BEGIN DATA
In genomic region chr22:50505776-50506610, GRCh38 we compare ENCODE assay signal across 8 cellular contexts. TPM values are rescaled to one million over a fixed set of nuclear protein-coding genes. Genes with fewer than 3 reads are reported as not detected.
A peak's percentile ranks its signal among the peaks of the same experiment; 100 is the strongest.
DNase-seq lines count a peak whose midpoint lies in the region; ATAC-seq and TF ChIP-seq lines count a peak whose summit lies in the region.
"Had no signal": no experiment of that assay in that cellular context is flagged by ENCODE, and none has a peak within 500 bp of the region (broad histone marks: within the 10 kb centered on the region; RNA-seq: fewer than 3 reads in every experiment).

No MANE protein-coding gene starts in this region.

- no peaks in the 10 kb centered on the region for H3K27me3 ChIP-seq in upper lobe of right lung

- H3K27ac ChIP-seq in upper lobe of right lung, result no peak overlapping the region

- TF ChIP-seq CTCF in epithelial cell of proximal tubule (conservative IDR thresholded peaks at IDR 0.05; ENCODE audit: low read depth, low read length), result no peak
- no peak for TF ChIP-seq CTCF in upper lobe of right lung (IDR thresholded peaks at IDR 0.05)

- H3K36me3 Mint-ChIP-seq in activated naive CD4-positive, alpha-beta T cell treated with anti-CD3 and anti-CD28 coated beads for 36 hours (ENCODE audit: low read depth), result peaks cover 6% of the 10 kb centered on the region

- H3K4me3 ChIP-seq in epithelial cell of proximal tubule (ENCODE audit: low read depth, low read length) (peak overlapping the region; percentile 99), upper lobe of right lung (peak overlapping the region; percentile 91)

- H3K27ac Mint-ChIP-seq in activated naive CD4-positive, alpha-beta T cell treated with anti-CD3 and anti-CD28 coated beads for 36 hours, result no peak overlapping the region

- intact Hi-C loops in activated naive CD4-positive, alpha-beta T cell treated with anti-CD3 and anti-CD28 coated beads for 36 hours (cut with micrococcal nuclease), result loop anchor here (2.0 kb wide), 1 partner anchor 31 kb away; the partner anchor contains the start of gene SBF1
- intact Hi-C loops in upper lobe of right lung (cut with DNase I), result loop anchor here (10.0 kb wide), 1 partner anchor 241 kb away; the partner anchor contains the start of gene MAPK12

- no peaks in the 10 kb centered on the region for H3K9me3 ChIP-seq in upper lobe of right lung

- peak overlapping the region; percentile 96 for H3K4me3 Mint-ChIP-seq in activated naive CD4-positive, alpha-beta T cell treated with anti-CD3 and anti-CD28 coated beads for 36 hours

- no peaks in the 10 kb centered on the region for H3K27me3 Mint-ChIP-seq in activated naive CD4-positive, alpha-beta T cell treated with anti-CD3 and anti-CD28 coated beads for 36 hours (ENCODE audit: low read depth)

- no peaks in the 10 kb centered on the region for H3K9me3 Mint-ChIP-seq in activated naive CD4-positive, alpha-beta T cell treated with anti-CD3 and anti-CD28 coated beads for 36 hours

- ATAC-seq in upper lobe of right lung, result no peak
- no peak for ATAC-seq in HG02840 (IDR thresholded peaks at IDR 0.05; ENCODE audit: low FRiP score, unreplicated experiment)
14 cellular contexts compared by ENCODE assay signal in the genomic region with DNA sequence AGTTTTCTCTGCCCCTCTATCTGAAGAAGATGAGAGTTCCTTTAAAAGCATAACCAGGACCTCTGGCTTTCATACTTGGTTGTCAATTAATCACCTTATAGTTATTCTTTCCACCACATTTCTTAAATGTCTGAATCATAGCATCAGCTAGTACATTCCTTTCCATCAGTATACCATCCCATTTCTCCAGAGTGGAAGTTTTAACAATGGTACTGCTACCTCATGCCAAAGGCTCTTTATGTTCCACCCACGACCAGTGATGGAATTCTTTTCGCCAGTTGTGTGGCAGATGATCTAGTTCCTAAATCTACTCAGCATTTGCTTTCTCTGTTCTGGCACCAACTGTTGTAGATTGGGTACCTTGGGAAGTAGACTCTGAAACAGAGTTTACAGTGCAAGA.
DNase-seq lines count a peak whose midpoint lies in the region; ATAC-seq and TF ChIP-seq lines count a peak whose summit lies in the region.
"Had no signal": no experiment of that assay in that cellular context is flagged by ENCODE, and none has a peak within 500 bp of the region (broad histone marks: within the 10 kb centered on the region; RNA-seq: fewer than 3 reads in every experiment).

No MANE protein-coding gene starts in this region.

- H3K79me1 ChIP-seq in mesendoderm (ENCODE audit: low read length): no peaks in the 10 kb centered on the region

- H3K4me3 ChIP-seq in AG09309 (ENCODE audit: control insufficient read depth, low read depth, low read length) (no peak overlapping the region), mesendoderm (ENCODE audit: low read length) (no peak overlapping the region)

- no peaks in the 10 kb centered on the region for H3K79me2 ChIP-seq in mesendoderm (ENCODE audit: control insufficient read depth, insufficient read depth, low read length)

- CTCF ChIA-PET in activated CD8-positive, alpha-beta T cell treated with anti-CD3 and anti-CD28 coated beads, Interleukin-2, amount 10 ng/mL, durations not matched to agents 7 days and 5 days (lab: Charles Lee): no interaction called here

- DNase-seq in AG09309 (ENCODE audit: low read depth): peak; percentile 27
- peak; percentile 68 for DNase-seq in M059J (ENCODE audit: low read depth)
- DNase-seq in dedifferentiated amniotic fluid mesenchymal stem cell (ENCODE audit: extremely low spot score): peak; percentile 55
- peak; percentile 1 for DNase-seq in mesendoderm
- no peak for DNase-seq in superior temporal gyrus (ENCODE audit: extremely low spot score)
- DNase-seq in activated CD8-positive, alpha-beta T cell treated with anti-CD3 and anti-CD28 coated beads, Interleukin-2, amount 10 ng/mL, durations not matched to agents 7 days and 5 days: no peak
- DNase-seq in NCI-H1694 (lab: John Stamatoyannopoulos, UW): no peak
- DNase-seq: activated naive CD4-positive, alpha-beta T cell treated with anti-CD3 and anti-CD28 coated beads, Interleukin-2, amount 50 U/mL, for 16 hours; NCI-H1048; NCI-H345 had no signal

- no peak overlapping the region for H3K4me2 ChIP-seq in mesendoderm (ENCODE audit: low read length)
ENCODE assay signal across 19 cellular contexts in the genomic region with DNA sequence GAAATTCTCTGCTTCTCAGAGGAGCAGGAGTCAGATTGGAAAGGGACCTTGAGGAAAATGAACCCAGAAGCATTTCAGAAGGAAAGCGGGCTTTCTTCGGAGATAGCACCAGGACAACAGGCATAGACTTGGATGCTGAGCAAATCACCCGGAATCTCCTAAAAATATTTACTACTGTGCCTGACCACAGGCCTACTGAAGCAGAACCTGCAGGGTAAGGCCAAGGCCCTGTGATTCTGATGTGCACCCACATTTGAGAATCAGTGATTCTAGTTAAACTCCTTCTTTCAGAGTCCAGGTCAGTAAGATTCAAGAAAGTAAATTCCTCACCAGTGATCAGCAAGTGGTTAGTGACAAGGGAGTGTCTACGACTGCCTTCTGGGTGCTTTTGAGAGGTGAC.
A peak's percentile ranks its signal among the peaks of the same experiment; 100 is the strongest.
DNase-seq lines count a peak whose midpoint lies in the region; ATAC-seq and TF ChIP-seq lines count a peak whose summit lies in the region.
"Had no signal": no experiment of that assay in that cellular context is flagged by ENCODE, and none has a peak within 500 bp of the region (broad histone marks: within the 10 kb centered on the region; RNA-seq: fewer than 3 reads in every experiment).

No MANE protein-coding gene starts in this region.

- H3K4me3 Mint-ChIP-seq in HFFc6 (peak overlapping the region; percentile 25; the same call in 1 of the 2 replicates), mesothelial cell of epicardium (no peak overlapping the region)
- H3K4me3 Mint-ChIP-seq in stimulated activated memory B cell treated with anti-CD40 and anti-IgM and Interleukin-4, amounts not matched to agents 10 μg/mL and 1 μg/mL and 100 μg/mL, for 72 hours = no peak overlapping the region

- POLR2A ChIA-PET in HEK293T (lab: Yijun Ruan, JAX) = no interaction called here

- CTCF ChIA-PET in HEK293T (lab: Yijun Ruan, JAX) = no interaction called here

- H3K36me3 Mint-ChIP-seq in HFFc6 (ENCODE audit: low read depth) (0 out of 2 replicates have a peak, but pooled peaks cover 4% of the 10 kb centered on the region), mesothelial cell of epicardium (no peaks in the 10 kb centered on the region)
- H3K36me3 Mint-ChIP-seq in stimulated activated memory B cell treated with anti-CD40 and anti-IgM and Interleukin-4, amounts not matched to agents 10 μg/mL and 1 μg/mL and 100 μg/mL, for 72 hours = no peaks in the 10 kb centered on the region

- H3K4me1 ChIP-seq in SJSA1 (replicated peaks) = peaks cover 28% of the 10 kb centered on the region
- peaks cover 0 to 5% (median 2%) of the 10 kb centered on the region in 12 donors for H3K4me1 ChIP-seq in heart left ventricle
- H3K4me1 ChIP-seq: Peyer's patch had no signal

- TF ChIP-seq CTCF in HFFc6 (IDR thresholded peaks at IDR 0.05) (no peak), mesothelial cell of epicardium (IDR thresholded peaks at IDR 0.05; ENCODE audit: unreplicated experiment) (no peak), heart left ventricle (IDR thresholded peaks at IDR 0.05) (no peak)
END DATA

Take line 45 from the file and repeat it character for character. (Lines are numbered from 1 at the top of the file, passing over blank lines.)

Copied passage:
- POLR2A ChIA-PET in HEK293T (lab: Yijun Ruan, JAX) = no interaction called here